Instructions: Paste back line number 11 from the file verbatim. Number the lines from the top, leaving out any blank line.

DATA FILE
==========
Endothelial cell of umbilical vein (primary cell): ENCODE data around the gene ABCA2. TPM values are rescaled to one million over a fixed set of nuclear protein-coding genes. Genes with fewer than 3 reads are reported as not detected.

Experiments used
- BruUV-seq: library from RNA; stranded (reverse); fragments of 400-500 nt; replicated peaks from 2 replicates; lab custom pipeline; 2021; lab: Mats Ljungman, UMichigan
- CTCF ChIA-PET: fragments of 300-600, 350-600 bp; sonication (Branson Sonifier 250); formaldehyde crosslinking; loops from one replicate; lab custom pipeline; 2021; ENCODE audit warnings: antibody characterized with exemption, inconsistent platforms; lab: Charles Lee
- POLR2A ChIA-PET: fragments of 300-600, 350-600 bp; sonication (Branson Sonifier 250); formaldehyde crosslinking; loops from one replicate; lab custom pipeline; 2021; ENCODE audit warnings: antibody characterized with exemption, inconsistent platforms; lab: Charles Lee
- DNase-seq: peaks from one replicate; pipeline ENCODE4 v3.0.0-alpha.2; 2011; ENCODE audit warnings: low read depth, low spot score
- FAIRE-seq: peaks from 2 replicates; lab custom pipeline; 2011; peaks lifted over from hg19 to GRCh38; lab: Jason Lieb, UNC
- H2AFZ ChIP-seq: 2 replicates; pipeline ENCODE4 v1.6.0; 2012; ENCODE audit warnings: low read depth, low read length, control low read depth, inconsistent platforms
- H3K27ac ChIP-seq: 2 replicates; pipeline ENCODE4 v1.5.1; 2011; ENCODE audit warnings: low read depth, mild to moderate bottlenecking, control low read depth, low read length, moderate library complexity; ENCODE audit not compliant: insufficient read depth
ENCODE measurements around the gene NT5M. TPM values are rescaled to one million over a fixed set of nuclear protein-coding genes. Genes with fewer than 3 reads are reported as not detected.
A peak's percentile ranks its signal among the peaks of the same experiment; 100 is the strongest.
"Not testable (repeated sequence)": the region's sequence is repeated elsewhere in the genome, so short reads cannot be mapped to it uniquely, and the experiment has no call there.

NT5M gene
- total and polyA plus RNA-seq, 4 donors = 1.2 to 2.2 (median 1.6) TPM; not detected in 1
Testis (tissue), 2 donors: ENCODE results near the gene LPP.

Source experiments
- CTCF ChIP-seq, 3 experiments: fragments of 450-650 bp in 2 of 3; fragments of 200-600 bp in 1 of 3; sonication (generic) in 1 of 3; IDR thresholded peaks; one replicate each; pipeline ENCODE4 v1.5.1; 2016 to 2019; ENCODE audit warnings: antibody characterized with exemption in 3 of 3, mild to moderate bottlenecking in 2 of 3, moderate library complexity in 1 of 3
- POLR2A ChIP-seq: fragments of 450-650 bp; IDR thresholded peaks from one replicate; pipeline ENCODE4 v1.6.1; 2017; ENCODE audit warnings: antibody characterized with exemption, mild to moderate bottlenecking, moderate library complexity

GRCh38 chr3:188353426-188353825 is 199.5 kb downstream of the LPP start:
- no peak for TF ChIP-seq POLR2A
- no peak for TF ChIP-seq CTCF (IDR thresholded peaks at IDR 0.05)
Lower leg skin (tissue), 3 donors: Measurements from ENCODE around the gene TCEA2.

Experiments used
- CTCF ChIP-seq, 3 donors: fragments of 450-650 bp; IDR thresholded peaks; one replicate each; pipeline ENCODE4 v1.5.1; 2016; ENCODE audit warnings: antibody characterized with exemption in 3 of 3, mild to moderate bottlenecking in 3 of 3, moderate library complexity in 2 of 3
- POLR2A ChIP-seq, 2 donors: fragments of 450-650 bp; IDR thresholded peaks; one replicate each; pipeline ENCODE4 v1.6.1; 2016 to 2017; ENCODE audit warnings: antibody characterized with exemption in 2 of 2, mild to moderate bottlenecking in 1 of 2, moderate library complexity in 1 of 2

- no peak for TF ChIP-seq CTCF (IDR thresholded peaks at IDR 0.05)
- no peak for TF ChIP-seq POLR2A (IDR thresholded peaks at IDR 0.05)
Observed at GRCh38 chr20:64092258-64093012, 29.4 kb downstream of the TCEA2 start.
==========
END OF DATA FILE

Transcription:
A peak's percentile ranks its signal among the peaks of the same experiment; 100 is the strongest.